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*On this date in 1862, Freedmen’s Towns are celebrated.
Freedmen's Towns were Black municipalities built by former slaves who were emancipated during and after the American Civil War. These towns emerged in several states, most notably Texas. The Emancipation Proclamation and the Thirteenth Amendment brought over 4 million people out of slavery from the Confederate States of America. Many were faced with the questions of where they would go, what they would eat, and how they would survive. Many decided to remain on plantations, working as sharecroppers.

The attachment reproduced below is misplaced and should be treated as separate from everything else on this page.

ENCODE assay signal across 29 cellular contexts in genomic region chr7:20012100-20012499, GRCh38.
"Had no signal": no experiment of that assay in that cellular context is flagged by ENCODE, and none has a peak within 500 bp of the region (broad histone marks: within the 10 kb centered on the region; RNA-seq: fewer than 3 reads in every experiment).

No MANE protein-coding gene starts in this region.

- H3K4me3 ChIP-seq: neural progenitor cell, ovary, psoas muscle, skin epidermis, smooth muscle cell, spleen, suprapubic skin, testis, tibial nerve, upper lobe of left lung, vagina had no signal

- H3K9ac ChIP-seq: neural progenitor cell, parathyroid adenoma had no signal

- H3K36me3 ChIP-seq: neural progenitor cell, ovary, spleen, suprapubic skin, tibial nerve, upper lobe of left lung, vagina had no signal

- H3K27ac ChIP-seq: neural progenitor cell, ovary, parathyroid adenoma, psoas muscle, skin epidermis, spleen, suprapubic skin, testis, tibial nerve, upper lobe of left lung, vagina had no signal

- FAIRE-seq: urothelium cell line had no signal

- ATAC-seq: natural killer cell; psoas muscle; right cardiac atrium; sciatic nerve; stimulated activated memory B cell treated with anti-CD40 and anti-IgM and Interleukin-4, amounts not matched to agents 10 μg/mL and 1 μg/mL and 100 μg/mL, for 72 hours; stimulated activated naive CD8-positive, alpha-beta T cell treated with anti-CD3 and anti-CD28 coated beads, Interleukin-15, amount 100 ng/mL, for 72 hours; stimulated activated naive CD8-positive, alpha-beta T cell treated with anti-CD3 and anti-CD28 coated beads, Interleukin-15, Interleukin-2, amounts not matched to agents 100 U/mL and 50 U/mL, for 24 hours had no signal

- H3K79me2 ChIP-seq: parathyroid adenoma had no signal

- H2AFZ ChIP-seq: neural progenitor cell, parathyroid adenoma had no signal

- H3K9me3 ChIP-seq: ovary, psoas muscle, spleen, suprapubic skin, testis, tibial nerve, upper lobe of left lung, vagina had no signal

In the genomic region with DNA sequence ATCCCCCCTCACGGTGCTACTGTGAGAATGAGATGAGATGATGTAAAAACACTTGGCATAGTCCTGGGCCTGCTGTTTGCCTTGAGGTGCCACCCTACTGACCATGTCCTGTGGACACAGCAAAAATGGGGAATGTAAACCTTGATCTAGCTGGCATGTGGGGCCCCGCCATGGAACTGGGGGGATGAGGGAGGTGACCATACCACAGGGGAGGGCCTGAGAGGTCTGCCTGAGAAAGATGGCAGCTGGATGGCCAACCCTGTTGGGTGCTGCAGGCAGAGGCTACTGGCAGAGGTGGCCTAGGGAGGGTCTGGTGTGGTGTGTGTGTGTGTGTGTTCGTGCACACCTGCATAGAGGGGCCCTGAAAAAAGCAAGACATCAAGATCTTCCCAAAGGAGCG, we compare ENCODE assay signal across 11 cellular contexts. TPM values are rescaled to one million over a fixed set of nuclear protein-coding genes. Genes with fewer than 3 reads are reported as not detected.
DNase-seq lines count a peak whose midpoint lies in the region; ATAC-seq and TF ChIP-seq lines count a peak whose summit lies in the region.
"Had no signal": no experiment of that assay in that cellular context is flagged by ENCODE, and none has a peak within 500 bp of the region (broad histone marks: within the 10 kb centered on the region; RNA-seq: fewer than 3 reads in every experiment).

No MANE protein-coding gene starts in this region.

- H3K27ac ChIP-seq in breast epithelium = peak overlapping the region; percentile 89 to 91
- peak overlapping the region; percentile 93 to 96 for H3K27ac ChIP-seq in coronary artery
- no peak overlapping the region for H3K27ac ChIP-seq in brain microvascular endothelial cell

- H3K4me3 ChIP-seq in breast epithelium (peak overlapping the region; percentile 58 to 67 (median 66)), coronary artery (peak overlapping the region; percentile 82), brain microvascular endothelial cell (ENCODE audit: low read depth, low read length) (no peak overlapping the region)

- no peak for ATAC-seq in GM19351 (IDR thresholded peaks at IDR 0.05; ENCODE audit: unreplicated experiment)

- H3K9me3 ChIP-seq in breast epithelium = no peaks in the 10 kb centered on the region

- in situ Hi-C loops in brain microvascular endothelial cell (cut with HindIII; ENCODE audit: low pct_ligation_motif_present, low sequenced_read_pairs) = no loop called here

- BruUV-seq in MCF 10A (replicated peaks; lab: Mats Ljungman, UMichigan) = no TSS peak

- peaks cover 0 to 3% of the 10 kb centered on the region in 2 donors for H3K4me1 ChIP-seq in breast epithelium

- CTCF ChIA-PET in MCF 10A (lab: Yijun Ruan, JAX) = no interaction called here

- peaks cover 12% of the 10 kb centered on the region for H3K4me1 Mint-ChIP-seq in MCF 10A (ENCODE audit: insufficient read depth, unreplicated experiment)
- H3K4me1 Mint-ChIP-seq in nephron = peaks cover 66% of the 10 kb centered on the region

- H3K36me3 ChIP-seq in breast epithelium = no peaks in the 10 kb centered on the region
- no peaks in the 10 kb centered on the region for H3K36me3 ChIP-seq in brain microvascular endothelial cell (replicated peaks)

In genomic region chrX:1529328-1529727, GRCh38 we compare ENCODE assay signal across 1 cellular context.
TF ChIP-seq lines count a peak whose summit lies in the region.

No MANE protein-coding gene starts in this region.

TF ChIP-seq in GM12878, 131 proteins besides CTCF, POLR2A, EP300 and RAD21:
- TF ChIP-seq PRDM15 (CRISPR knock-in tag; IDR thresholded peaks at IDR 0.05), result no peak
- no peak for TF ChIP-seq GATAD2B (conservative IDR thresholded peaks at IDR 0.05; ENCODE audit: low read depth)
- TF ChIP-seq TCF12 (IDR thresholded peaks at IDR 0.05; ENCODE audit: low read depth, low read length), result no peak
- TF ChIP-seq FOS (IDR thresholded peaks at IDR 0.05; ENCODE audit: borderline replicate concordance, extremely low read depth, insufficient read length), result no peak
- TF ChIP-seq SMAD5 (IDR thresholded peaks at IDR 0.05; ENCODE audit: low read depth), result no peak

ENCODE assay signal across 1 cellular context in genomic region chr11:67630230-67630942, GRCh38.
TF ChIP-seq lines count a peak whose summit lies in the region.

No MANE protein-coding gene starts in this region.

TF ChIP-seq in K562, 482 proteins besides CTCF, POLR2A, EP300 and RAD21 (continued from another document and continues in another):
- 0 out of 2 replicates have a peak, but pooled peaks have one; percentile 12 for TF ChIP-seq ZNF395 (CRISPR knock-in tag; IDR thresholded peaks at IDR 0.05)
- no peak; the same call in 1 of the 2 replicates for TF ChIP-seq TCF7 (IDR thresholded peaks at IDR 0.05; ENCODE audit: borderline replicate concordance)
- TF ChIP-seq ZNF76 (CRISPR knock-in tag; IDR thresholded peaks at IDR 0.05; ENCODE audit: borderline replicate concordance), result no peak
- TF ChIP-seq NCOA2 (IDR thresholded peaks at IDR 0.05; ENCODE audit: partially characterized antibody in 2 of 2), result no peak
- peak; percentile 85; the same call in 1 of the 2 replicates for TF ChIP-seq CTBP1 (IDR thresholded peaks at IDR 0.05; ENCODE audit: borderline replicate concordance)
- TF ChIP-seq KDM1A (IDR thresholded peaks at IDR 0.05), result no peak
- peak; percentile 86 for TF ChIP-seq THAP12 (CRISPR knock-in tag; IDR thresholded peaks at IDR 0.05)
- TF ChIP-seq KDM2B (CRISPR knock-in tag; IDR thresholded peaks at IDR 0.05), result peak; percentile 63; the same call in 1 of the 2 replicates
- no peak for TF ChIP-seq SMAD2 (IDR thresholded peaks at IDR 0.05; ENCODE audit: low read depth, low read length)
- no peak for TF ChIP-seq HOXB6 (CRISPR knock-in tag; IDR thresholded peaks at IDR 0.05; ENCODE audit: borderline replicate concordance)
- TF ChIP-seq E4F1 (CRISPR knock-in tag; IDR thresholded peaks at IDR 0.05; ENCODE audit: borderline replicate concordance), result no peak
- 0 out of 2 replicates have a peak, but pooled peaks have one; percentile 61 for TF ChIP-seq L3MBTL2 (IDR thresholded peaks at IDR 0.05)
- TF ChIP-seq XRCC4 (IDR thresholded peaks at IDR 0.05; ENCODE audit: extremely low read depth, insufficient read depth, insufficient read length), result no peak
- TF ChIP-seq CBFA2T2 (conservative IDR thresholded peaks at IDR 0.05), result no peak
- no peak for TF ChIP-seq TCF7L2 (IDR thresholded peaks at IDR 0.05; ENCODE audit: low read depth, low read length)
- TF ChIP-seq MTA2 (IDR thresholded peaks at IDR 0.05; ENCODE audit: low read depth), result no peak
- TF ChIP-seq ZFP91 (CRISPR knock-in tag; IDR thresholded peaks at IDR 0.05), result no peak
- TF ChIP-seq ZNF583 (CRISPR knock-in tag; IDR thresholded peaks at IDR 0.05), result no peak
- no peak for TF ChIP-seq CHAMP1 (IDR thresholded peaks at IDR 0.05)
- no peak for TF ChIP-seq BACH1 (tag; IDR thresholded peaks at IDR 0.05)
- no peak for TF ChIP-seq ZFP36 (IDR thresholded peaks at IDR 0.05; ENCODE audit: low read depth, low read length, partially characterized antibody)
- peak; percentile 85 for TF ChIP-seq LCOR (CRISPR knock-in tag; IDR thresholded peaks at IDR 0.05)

Many freedmen migrated from white areas to build their towns away from white supervision. They also created their churches and civic organizations. Freedmen’s settlements had greater protection from the Jim Crow laws' direct effects. "Such places were defensive communities, where black property owners had circled the wagons against outsiders a “fortress without walls.” Freedmen’s settlements were black enclaves kept to themselves, and until the end of Jim Crow, few whites wished to or dared to live there.” Education was of the highest priority for the residents of freedmen towns. They started schools that adults and children attended to learn to read and write.
By 1915, schools built in the Freedmen's settlements mainly were small frame one or two-room structures. School textbooks were typically donated from white schools, often in poor condition. Teachers were serious about discipline, strictly enforced by switching students with a brush or making them stand in a corner on one leg. The Fourth Ward of Houston, Texas, is the location of the Freedmen's Town Historic District.